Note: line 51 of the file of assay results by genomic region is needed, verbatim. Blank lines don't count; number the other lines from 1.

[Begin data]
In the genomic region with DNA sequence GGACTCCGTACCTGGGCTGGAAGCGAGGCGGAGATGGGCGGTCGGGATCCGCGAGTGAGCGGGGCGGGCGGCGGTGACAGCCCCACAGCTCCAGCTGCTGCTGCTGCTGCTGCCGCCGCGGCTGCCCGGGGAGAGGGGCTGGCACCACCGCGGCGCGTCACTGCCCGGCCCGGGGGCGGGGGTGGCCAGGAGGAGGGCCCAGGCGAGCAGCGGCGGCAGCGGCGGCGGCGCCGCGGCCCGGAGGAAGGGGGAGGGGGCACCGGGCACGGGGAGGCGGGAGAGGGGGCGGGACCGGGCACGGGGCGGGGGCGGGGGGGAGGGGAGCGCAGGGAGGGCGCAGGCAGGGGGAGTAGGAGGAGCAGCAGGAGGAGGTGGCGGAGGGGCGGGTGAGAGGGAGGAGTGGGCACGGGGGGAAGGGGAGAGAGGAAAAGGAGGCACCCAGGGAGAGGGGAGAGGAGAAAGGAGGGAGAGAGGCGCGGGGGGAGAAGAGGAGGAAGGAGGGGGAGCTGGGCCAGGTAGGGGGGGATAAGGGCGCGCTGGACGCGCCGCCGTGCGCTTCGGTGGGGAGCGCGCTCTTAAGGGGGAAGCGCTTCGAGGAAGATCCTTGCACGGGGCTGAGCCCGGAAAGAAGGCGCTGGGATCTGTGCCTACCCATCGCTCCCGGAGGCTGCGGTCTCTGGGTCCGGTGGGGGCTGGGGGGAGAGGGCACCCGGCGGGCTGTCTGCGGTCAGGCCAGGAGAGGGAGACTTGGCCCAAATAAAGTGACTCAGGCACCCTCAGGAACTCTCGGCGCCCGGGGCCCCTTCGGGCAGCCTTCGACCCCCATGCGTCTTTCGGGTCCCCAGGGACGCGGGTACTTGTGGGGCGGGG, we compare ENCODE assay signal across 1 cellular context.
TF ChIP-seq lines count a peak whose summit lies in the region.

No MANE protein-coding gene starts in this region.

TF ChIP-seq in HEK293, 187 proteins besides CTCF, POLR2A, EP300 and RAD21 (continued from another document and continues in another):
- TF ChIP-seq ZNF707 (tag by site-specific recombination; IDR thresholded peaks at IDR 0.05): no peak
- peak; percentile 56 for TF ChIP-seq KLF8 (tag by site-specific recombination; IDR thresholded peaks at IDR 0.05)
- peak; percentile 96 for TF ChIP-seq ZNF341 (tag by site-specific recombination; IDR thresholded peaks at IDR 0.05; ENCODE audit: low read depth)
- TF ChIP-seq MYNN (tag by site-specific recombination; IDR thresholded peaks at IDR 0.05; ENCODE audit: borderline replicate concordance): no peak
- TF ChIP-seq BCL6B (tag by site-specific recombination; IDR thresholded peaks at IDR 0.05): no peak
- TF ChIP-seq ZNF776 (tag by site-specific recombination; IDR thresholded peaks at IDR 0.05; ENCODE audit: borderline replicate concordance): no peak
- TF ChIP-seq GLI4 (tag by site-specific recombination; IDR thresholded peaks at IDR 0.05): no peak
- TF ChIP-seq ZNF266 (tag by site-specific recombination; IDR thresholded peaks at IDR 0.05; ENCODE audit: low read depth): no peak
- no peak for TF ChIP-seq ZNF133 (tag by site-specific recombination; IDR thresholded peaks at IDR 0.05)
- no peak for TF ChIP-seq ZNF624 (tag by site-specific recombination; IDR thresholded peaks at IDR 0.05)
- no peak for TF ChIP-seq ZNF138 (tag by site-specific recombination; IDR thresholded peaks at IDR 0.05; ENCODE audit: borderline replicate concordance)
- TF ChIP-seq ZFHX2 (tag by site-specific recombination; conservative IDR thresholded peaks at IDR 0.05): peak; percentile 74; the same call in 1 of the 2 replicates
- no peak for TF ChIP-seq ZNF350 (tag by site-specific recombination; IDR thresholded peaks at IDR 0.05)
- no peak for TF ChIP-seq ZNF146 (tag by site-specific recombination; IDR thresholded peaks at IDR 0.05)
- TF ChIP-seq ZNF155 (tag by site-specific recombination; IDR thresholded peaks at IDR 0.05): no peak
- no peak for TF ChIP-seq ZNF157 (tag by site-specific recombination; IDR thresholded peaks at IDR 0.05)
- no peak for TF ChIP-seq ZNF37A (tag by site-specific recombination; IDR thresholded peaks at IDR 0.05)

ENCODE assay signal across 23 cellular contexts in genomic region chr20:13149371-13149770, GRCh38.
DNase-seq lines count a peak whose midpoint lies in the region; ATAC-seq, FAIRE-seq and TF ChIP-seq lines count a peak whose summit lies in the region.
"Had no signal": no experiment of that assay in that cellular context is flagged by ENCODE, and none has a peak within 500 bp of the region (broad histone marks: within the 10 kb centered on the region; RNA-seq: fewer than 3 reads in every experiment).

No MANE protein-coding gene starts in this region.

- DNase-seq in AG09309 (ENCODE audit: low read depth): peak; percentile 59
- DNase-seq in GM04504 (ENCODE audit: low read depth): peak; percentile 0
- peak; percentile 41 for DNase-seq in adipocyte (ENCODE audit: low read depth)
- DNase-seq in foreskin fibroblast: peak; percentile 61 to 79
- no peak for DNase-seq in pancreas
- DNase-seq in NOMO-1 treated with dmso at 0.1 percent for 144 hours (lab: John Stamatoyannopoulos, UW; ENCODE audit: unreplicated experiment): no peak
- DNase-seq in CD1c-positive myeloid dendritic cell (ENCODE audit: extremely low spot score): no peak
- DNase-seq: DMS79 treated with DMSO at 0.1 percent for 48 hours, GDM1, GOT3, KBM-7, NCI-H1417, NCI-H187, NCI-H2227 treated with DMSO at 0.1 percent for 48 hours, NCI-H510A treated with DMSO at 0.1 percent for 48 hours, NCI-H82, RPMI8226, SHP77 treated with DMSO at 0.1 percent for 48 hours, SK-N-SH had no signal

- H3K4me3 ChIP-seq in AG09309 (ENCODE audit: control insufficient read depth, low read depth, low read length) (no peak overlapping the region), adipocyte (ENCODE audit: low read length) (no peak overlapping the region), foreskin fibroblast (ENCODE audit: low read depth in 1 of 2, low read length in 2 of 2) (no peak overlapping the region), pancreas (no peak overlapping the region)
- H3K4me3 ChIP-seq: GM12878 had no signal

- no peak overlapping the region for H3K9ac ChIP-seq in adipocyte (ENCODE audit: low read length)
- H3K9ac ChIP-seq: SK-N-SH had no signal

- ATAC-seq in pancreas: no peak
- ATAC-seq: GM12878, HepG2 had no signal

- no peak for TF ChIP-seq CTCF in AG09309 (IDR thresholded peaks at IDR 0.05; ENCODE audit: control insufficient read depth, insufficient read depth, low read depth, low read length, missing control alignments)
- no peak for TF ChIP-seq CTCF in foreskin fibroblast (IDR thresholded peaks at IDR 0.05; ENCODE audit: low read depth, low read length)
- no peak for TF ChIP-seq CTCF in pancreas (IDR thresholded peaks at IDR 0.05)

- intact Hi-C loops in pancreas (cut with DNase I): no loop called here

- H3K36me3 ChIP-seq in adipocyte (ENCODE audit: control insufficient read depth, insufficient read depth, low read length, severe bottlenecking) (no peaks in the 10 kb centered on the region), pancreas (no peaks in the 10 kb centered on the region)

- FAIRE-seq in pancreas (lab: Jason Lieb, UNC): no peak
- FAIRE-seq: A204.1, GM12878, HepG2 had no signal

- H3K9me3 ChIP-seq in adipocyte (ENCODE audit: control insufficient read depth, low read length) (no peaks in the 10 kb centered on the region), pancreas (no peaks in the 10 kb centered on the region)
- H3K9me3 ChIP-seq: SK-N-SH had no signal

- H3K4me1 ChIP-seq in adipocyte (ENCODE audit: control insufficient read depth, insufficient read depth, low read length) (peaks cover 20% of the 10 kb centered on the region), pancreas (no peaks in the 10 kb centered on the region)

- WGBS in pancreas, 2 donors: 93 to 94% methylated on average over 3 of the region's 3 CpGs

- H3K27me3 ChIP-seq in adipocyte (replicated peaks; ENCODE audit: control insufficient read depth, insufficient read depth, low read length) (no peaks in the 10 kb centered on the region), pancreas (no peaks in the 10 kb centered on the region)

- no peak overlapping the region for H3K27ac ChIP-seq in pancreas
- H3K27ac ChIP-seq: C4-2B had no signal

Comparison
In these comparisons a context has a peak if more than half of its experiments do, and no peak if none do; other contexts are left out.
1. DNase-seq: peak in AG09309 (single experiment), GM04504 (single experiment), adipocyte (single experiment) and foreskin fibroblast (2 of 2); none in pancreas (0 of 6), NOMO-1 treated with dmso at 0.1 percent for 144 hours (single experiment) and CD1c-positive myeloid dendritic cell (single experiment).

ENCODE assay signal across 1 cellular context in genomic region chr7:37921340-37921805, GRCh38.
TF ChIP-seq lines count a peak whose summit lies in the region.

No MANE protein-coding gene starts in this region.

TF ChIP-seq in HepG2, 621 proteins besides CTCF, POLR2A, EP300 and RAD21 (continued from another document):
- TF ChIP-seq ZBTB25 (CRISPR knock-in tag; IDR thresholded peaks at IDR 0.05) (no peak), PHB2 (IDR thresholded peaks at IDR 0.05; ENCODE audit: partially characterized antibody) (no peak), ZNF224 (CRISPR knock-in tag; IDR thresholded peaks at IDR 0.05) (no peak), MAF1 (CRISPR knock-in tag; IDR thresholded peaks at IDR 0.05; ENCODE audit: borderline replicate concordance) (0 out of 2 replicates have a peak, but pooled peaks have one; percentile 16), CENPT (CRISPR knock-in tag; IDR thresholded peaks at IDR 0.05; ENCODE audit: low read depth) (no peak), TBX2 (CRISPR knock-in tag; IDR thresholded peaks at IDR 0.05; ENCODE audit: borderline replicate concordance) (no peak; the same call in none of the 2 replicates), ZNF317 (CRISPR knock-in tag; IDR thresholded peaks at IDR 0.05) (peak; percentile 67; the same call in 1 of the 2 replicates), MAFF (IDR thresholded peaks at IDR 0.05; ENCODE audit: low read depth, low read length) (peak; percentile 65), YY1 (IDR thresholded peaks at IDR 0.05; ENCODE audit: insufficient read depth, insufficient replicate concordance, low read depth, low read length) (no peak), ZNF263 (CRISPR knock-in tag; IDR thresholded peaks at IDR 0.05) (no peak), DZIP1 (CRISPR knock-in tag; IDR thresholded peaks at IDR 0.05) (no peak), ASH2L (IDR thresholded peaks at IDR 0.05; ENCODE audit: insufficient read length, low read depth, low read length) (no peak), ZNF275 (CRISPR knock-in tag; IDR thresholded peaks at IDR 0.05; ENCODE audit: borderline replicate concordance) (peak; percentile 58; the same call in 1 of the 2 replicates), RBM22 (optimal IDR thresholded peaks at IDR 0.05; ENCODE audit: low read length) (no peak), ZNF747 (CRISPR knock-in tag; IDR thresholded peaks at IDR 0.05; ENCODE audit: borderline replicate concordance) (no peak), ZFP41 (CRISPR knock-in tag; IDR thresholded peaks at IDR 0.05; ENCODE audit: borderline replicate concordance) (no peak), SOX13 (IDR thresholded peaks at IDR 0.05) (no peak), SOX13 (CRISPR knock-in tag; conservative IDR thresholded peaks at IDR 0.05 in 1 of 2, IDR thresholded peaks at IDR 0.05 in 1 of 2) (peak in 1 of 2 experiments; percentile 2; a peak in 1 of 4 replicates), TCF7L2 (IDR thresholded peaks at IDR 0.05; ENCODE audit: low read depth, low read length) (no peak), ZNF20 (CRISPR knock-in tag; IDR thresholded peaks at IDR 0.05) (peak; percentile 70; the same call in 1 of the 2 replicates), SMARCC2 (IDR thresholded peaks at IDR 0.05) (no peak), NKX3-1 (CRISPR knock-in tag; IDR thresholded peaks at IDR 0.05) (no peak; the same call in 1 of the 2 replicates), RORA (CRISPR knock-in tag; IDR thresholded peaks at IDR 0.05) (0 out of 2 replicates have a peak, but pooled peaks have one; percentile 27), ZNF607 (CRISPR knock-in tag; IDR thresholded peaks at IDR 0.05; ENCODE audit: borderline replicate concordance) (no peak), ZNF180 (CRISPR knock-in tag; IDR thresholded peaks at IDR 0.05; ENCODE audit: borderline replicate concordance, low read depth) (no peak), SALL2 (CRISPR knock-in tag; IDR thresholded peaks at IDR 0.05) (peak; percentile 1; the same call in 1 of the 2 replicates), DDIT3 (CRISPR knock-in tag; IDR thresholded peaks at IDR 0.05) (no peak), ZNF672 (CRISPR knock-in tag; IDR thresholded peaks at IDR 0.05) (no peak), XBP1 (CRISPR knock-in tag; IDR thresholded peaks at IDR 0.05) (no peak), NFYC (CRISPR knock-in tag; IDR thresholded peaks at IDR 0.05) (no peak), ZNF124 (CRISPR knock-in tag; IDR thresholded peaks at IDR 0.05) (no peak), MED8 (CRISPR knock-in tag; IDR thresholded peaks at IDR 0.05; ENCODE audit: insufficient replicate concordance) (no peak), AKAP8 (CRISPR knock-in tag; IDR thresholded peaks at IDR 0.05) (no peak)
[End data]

- H3K27me3 ChIP-seq in adipocyte (replicated peaks; ENCODE audit: control insufficient read depth, insufficient read depth, low read length) (no peaks in the 10 kb centered on the region), pancreas (no peaks in the 10 kb centered on the region)